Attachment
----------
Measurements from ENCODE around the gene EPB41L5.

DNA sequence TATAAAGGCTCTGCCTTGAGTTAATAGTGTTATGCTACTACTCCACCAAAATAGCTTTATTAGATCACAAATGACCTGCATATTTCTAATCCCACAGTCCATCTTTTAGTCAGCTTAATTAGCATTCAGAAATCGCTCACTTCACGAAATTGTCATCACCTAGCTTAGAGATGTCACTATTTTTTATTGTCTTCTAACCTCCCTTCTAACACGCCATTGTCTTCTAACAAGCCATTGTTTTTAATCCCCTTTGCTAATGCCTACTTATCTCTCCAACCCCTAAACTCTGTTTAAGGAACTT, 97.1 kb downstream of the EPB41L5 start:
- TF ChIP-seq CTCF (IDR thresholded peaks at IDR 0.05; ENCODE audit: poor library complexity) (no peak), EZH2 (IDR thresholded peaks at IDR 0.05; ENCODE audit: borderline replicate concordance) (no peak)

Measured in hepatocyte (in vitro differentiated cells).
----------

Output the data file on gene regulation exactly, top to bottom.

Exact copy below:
Measurements from ENCODE around the gene EPB41L5.

DNA sequence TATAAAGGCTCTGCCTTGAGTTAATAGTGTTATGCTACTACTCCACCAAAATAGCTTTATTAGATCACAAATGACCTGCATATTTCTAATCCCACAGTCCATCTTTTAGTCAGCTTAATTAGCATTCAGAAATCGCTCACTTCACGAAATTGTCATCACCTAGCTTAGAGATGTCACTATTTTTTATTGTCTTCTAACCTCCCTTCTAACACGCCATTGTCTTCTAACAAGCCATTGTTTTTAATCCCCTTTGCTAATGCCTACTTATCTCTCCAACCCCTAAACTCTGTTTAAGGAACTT, 97.1 kb downstream of the EPB41L5 start:
- TF ChIP-seq CTCF (IDR thresholded peaks at IDR 0.05; ENCODE audit: poor library complexity) (no peak), EZH2 (IDR thresholded peaks at IDR 0.05; ENCODE audit: borderline replicate concordance) (no peak)

Measured in hepatocyte (in vitro differentiated cells).